On entering the church and looking to the right we come to the baptistery. Three large paintings provide a setting for a square baptismal font set with sacred symbols. To the left an inscription at the bottom identifies the picture as a copy of ‘The Conversion of Hermogenes’, a fresco by Mantegna in the Eremitani church in Padua. St James is shown baptising the former sorcerer who has set aside his books. The message is that Christ’s power and wisdom are greater than any other. Ahead we see Christ calling Lazarus from the tomb, reminding us that in baptism we rise to a new life in Christ. To the right the picture of the Baptism of Jesus reminds us of the words spoken from heaven: ‘You are my beloved Son, in you I am well pleased.’
The Chapel of St Francis
Fr Oakeley set up an altar to St Francis in 1850, and in 1851 obtained for the chapel from Pope Pius IX the Plenary Indulgence of the Portiuncula. At that time, there were few Franciscans in England, and the chapel must have been one of the earliest Post-Reformation Franciscan shrines. Edward Armitage, an important Victorian painter, provided two large canvases on the side and back walls. The Institution of the Franciscan Order was painted in 1887 to replace an earlier fresco, which had decayed. It shows St Francis receiving confirmation of the rule of the order from Pope Innocent III. The richness of the clothes and the jewels of the mitres and tiara contrast with the poverty of the Franciscan habits. On the back wall of the chapel is a painting of the meeting between St Francis and St Dominic, founder of the Order of Preachers. They lived at the same time and both founded new religious orders: the Franciscans famous for their humility and simplicity of life, and the Dominicans for their scholarship and zeal. The two paintings highlight the universality of the Catholic Church, home to the rich and the poor, to the simple and the intellectual.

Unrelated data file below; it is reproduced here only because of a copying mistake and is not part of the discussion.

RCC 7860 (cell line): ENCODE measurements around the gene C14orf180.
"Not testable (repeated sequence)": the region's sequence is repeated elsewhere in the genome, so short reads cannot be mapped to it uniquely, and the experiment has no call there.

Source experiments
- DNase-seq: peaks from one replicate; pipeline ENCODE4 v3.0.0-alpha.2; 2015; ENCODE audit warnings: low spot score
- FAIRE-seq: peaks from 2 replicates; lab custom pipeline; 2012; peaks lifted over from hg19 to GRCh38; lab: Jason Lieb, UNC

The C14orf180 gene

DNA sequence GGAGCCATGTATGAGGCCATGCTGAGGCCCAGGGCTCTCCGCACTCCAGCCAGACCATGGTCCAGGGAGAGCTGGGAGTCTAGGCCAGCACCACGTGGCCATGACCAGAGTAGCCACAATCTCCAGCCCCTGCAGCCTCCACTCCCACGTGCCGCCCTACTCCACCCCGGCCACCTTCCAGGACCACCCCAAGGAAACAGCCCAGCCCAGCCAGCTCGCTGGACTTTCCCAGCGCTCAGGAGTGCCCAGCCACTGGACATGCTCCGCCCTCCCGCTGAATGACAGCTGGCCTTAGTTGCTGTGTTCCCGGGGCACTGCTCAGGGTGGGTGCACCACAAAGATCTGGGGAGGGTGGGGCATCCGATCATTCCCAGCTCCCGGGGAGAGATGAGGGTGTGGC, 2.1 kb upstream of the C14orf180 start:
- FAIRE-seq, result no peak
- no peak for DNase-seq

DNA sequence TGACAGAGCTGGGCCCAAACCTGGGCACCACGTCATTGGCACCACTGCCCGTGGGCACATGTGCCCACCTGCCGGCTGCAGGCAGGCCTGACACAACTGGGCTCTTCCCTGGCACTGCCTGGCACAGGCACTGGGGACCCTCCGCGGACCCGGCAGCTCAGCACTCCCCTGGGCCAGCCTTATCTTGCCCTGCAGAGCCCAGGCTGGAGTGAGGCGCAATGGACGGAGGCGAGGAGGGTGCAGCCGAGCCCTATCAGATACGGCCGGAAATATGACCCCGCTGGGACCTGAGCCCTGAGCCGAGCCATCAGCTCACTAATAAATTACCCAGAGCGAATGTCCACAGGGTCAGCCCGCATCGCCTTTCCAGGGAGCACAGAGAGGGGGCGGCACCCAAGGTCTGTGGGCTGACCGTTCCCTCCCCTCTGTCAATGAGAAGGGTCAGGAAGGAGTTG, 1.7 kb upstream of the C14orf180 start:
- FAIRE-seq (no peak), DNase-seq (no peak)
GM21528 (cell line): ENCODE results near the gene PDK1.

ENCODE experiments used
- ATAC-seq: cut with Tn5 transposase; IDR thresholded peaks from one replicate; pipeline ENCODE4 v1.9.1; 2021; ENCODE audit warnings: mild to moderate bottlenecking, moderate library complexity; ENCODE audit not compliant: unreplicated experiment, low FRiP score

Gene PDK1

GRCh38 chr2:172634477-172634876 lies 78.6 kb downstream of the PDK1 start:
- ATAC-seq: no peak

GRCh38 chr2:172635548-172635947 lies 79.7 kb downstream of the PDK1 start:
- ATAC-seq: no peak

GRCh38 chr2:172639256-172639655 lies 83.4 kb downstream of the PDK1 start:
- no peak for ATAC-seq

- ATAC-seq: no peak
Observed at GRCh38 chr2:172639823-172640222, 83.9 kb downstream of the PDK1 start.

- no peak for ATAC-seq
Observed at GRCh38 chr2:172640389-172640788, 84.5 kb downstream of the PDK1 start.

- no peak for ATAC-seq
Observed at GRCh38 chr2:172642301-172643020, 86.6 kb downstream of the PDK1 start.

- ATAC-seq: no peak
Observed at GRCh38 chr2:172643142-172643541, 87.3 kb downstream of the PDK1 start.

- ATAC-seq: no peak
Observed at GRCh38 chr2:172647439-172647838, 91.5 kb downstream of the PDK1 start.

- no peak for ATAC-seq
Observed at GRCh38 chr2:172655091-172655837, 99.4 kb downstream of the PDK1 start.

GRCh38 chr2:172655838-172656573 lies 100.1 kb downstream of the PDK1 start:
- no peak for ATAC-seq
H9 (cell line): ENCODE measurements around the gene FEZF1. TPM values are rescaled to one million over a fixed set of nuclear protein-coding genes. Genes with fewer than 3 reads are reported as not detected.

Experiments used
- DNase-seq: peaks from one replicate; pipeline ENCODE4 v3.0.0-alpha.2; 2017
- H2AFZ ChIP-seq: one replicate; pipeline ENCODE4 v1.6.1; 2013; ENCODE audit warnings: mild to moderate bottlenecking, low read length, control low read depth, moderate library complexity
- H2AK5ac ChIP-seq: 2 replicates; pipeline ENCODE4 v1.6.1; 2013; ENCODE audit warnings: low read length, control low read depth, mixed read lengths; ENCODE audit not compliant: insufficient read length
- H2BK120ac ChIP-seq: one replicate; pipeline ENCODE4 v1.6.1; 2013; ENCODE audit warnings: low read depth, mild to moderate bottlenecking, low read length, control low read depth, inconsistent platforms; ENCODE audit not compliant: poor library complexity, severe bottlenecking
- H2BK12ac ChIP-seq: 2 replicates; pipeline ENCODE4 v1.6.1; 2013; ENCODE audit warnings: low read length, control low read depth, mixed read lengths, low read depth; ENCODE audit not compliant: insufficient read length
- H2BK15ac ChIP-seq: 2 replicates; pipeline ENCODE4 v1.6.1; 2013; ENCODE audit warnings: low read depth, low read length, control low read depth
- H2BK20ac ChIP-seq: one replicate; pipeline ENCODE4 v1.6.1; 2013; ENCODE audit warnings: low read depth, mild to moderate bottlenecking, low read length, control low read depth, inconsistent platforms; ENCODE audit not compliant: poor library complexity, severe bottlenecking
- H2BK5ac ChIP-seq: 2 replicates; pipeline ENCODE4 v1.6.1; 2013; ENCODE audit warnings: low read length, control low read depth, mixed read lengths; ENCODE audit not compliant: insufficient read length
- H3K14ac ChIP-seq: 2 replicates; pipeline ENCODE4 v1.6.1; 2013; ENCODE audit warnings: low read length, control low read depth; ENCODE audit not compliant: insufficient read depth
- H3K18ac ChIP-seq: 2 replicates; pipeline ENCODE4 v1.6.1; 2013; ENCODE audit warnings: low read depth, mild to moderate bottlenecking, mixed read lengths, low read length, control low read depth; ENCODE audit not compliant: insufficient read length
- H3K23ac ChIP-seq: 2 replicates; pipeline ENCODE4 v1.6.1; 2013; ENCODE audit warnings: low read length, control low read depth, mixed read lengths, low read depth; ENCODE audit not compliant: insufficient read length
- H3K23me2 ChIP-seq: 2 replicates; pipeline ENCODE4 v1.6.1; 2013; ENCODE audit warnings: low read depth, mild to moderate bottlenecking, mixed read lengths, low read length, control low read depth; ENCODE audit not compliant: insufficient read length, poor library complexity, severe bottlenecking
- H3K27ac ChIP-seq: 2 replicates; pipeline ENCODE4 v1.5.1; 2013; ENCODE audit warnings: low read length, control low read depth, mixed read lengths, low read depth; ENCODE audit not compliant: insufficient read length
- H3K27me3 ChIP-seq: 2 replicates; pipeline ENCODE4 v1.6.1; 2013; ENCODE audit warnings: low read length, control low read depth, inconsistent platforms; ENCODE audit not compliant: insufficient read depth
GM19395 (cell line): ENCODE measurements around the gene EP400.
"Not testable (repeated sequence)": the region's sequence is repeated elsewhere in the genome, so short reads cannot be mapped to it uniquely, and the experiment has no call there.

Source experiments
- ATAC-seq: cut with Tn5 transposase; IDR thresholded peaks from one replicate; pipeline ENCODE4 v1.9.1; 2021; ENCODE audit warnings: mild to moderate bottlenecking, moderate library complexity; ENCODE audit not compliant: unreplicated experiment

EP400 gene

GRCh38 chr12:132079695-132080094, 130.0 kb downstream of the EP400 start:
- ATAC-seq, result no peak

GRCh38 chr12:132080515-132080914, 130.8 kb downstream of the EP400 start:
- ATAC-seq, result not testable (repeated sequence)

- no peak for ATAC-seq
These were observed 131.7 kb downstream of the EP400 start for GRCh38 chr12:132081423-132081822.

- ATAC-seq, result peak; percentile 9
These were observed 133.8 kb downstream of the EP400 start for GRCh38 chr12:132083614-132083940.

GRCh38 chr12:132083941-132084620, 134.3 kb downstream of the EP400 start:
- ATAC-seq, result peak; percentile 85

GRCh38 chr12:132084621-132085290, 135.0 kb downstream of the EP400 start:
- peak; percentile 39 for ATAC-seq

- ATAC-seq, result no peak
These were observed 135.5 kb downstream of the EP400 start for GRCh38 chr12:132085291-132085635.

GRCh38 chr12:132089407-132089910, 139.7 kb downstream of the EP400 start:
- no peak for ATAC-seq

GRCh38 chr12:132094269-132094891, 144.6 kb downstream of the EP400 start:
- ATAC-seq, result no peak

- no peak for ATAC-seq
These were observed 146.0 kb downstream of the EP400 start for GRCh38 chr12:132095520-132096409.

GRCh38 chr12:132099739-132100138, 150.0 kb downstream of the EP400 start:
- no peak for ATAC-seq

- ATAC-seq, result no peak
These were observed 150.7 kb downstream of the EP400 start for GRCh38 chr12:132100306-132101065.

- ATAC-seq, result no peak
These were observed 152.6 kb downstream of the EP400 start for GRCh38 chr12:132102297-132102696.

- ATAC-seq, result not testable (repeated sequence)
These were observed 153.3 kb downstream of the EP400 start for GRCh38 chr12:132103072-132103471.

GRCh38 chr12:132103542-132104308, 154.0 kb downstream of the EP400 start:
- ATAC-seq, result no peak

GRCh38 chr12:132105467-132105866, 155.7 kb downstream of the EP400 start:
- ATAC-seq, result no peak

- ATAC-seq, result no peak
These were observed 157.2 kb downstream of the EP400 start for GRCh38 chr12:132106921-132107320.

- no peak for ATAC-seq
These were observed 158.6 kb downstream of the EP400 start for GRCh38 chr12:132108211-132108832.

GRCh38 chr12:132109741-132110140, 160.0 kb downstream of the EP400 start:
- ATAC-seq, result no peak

The Chapel of St Joseph
The fine statue of St Joseph shows him as patron of the Universal Church, holding the Christ child. The statue was the gift to the parish from Cardinal Bourne. It had stood in the parish of St Mary’s Horseferry Road. The chapel contains tablets, which commemorate the first three rectors of this parish.
The Lady Chapel
The statue of Our Lady is German and was brought to the church in 1850, probably from Munich. It attracted anti-Catholic protesters in its early days, but was also the subject of great devotion. Indeed, one Maria Dobson made a solemn deposition in 1851 that she had seen the Madonna move her eyes, prompting her to convert to Catholicism.
The Altar and the Tabernacle
The main altar of the church was placed here in 1973. It is decorated with symbols popular at that time, reproducing those used in the early days of the Church. The bread and fish at the centre, five small loaves and two fish, remind us of the feeding of the five thousand. The anchors at either side were symbols of hope, safe haven, being sheltered in port. Note the bottoms of the anchors are letters, an ‘A’ the first letter of the Greek alphabet, alpha, and what looks like a ‘w’ is, in fact, a small omega, the last letter of the Greek alphabet. In the book of the Apocalypse Jesus says, ‘I am the Alpha and the Omega, the beginning and the end.’ The birds are most probably a representation of the quail that fell into the Israelite camp as it dwelt in the wilderness after leaving Egypt. The small crosses are traditionally the representation of the manna, also known as the bread of heaven—the small sweet flakes which settled on the Israelite camp. The quail and bread helped to feed the children of Israel for the forty years of their wanderings in the desert. The IC at one end of the altar represents the first and last letters, in Greek, of the name Jesus. The XC below are the first and last letters of the name Christ. At the other end, the word NIKA is the Greek for ‘victor’ or ‘conqueror’.